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      NYC Brothel Customer? The Feds Now Have Your Number

      Eleven Manhattan Korean ‘massage parlors’ that allegedly offered girls up for explicit sex acts were busted on Wednesday in a widespread sting.”>

      Depending on the neighborhood in Manhattan, a person could go to Fantasia on the Lower East Side, Asian Flower in Murray Hill, Rose House in Midtown or eight other massage parlors offering a premium-priced girlfriend experiencemeaning condom-less sex acts, priced at a premiumaccording to charges the feds unsealed Wednesday.

      And if your phone number was one of the 70,000 different ones that called any of the 11 places, all of them knew about youand now the government does, too.

      The places operated as a sort of fetish franchise, with owners sharing information on customers and warnings about cops. The women who worked there came from South Korea, often rotating between the parlors to appeal to customers looking for new girls, according to the 30-page criminal complaint filed in New Yorks Southern District Court, which charged 11 owners, workers and ad placers with money laundering and conspiracy.

      The Brothels were independently owned, but assist each other, the complaint reads. For example, the Brothels share a customer list, employed overlapping groups of women, and exchanged information regarding law enforcement.

      As to the 70,000 numbers, those were on a list [that] was divided into multiple categories, including, among other things, approved customers and suspected law enforcement. In addition the list contained notes about the customers.

      A person with personal knowledge of many of the establishments and people named in the charges, and who asked to remain anonymous, praised the government papers for accurately describing the mechanics of the sex business, and elaborated on that list:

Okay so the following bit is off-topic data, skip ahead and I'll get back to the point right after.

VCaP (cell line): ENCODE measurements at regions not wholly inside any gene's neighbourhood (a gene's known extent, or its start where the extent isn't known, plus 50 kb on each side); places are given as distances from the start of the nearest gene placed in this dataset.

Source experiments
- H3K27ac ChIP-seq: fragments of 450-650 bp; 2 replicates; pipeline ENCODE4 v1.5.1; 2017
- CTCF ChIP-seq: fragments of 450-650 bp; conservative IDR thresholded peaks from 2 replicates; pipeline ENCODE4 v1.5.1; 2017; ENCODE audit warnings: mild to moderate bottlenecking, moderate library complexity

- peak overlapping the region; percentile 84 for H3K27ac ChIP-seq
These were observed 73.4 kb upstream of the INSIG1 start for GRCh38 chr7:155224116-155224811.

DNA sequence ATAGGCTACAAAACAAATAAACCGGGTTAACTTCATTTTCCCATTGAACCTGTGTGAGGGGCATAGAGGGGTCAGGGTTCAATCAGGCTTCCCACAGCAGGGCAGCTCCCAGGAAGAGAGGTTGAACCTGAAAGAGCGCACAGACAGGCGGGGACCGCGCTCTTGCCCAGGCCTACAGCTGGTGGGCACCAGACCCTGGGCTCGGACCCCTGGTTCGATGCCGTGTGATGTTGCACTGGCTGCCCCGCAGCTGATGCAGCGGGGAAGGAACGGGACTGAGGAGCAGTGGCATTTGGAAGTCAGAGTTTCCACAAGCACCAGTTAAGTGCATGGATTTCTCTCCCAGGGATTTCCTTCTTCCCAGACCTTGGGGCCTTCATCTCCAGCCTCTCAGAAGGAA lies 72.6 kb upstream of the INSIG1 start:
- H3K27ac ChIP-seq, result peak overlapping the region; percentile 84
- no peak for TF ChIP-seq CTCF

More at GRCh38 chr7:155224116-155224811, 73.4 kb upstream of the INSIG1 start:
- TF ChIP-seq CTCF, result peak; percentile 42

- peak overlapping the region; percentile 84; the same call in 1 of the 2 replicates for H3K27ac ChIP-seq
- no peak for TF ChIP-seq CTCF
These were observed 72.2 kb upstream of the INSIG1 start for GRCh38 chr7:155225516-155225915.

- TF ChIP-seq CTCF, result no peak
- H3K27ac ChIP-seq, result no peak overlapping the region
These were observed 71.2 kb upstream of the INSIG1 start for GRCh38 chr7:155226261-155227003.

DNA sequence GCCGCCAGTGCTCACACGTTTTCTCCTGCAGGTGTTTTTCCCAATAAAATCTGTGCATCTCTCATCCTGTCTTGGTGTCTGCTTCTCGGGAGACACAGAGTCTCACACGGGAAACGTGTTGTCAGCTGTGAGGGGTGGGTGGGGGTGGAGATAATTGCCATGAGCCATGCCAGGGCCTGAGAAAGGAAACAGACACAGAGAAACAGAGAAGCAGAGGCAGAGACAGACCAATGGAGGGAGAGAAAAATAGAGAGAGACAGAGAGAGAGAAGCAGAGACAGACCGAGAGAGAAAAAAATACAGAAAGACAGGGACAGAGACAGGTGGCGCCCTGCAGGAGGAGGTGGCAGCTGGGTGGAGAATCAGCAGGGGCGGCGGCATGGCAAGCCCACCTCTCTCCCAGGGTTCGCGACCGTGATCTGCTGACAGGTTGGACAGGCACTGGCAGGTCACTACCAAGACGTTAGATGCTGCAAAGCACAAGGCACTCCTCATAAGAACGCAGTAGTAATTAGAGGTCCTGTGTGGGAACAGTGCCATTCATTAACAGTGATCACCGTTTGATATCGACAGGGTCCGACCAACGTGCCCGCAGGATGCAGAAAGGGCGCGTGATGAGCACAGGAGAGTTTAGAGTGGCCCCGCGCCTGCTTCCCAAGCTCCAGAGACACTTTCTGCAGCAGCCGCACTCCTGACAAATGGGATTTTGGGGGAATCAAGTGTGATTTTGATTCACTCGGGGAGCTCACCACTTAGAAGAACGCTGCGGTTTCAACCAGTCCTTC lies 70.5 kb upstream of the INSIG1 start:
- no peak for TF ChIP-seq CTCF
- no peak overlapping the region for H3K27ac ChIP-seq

If you call up, they have a laptop with a database and they tap in the last four numbers and youre blue, yellow or redfor good, marginal, or no wayso they all have it and its very accurate. Plus brief notes.

      If it were you for example, the person told a reporter, and you divulged who you are, it would say Daily Beast editor, dark hair, beard, nice guy. Or asshole, depending on how you acted.

      They log whatever name you give them unless youre stupid enough to have your name on your phone but a lot of these guys use burners. The guys who are married and the guys who are important, they get trick phones specifically for this.

      The federal investigation tracked $1.4 million in allegedly laundered funds over five years, with much of it washed through Bitcoin, gift cards and other difficult-to-trace transactions. But thats likely a small fraction of the money the operations brought in, the person with knowledge of the businesses said (and back of the envelope math also suggests).

      I would say that at $1,000 a day, they break even, the person said. And bear in mind that often the owner also works in the room, so when she gets booked shes getting it all. For other workers, the house usually take $100 from each customer, with them paying $200 an hour, or $350 for a girlfriend experience. A good place will bring in 20 to 30 guys on a good day. After the first ten, its all profit.

      The GFE thing, the house still gets $100. Bear in mind that most of the owners work in the room so theyre respectfullike, nobody wants to do that shit so let the girls make the extra money.

      South Koreans can travel to the United States fairly easily with a visa waiver, the criminal complaint notes, so the women can arrange for their travel themselves for the most part, with no need for the brokers who once facilitated bogus tourist and student visas for women they then connected with brothel owners here.